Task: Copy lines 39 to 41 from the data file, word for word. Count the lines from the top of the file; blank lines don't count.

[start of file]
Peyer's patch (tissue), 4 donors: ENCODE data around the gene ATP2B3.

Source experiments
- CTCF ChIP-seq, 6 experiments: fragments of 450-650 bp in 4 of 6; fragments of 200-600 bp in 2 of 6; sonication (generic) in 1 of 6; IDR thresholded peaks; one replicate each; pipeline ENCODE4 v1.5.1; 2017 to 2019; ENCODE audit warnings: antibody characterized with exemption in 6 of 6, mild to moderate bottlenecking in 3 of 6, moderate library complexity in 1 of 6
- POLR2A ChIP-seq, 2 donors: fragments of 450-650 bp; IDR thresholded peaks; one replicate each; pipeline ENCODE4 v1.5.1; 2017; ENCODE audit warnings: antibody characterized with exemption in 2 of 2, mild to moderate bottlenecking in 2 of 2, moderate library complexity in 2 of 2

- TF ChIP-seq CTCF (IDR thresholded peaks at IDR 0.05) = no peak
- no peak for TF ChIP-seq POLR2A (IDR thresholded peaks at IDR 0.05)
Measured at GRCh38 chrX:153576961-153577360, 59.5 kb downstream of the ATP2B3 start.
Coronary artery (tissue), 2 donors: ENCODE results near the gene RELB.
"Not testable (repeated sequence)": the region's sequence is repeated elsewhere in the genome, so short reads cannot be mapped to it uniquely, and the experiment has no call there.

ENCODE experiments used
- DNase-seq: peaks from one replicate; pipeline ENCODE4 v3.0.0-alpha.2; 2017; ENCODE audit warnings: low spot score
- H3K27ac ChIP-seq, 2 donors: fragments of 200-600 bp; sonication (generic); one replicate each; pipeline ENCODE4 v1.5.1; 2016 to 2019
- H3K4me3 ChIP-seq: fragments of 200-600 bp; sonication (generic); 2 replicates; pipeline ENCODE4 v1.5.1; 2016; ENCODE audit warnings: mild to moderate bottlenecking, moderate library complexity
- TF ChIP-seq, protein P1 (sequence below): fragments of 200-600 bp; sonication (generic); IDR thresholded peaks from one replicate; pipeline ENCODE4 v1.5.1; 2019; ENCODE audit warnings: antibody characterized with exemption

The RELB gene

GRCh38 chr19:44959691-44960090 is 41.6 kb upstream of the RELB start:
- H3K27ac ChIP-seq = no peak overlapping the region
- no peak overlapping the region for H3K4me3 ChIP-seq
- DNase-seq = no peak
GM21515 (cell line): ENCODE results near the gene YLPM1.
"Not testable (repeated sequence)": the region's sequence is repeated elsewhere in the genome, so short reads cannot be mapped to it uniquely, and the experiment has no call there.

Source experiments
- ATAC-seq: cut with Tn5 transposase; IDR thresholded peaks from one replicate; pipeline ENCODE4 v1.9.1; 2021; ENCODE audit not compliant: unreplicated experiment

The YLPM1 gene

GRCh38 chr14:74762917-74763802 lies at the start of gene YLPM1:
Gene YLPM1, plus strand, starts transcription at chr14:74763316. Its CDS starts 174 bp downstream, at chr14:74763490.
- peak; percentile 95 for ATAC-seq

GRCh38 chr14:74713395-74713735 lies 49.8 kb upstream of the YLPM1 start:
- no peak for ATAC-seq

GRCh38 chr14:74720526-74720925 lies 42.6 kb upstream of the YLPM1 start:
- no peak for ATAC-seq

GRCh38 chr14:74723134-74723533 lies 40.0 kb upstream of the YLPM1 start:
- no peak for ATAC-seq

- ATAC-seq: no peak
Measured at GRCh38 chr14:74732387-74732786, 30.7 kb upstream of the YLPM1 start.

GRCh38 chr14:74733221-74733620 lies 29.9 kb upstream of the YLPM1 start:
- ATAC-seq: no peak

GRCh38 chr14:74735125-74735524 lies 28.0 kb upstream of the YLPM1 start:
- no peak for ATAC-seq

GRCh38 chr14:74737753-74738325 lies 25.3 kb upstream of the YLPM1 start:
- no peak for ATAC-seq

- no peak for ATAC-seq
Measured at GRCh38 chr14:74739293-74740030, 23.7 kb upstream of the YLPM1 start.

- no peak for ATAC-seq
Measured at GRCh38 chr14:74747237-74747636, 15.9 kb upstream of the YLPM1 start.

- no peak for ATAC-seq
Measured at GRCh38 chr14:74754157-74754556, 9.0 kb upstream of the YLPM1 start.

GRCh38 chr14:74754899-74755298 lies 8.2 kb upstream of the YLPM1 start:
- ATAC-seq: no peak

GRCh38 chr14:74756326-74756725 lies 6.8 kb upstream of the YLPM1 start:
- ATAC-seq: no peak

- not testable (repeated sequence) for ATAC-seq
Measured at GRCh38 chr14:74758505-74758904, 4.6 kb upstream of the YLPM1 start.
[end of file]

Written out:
- no peak for ATAC-seq

GRCh38 chr14:74737753-74738325 lies 25.3 kb upstream of the YLPM1 start:
- no peak for ATAC-seq